Villains come in all shapes and sizes. In the past, the monsters that populated film and TV were mostly dehumanized, there only to strike fear and be defeated by a brave hero. But as time went by, it quickly became clear that people wanted more form their villains. The affinity between viewer and villain grew as their back stories became more detailed and more significant to the story. We cheer when they lose, but we cheer when they win, too.
Everyone loves a good villain. Even truer, everyone loves a good villainess. While female villains tend to be motivated by a need for justice or revenge, and are often victims themselves, it doesn't seem to make their madness any less entertaining. Some are evil, others are just looking to be heard. Well, we hear them! Here are 12 of the most popular psycho ladies in pop-culture today.
12 Amanda Clarke/Emily Thorne - Revenge
Although Amanda is not your traditional “villainess” (after all, she is trying to avenge her wronged father), it seems fair to say it takes a certain level of crazy to dedicate your entire being to revenge. No ifs, ands, or buts about it, ms. Clarke is stark-raving mad, and viewers love it; if only because it’s so rare that we get to route for the psycho without feeling guilt or shame.
Amanda is a trained assassin, thirsty for her own brand of vigilante justice. She is manipulative and two-faced, all in the name of revenge. If she has a line, only she knows where it is. Amanda will use anyone and anything to pursue her end-goals, and is shameless about it, at that.
11 Queen Ravenna - Snow White and the Huntsman
Anyone whose hobby is killing young girls from whom to steal beauty and life-force is most certainly certified crazy. In the latest adaptation of Snow White, Ravenna was brought to life in an unmistakably terrifying way. Her beauty was only surpassed by her evilness. Thriving on the sound of screaming girls, check! Power over an entire kingdom, including a weird brother, check! Lack of a conscious, double-check!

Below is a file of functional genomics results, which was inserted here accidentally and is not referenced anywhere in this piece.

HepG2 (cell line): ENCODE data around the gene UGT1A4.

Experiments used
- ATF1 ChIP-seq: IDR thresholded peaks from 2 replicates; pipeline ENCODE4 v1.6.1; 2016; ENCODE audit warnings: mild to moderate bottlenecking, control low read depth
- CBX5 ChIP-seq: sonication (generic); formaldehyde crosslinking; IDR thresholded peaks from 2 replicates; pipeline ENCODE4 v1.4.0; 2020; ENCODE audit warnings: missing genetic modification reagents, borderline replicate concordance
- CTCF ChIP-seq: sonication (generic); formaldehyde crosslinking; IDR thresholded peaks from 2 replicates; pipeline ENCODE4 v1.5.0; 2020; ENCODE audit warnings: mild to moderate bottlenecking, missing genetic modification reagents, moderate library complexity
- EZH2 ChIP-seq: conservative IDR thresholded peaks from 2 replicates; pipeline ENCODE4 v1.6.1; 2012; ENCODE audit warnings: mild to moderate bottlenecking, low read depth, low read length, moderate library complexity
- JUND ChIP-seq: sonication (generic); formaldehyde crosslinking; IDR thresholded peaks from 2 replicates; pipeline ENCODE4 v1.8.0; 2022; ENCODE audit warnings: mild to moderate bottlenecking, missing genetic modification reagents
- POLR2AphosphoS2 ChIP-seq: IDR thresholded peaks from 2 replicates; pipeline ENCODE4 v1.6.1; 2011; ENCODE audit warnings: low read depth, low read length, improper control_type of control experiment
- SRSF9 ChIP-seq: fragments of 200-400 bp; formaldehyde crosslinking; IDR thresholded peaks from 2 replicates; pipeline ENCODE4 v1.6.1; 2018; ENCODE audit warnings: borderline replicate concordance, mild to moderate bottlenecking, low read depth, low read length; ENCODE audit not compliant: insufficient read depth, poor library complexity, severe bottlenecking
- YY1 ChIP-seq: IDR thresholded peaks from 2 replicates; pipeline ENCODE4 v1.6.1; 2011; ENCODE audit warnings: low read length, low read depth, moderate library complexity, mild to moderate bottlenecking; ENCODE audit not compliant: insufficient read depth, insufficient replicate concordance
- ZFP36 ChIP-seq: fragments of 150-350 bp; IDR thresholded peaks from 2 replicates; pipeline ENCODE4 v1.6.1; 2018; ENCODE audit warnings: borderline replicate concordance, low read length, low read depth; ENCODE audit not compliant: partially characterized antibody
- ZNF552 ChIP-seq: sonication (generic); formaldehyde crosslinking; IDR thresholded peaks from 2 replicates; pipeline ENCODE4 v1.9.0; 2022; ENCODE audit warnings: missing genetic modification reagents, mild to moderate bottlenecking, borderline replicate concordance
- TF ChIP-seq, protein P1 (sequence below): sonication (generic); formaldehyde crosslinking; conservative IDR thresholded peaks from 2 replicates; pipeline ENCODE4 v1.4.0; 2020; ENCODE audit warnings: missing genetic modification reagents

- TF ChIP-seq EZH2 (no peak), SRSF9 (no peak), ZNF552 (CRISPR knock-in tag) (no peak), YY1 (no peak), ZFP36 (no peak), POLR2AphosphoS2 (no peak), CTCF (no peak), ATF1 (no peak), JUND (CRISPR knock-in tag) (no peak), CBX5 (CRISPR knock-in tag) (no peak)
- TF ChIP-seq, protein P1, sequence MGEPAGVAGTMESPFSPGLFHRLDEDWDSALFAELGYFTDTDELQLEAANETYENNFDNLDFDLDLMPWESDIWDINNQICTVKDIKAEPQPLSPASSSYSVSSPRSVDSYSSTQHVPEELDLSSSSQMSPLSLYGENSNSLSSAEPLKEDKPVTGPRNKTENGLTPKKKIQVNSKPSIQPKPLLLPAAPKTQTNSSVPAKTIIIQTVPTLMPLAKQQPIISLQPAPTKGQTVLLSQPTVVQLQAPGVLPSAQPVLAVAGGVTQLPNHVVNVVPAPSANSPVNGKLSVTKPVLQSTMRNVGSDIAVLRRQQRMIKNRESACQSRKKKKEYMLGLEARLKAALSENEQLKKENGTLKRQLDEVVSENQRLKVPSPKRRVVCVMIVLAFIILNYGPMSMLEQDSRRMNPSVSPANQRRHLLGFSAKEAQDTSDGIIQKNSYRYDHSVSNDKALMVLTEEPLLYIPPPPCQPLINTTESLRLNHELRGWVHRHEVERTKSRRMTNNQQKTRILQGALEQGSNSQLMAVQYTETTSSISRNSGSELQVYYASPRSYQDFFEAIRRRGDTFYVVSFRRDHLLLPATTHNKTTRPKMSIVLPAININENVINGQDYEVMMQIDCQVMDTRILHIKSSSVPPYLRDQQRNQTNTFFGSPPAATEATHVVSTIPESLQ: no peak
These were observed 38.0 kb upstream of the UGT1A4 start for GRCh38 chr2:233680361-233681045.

Ravenna is exactly the type of villainess that only the very twisted fairytales of the brothers Grimm could imagine. The film is unabashed in its ability to bring her toil in a way Disney never really could before. There might not be much that is scarier than a beautiful woman with bloodlust and zero limits. Fairytales are not for children.
10 Ingrid/The Snow Queen - Once Upon a Time
For generations, fairytales have been some of the most useful sources for pop culture. The supernatural, the magical, and the frightening; all can be found in any quick glance of a Grimm tale or, in this case, a Hans Christian Anderson book. The introduction of The Snow Queen (or Ingrid) storyline in Once Upon a Time, was a taste of how creepy these stories can get.
Although it’s all been very PG, consider what was really going on: Ingrid had become obsessed with finding replacements for the sisters she was “betrayed” by. To do so, she fixated on her estranged niece and a young girl she had never met. After sneaking into their lives she magically bound them together, and tried to destroy any other loved ones they had to ensure they would only be hers. Yes, that is kind of crazy.
9 Sarah Newlin - True Blood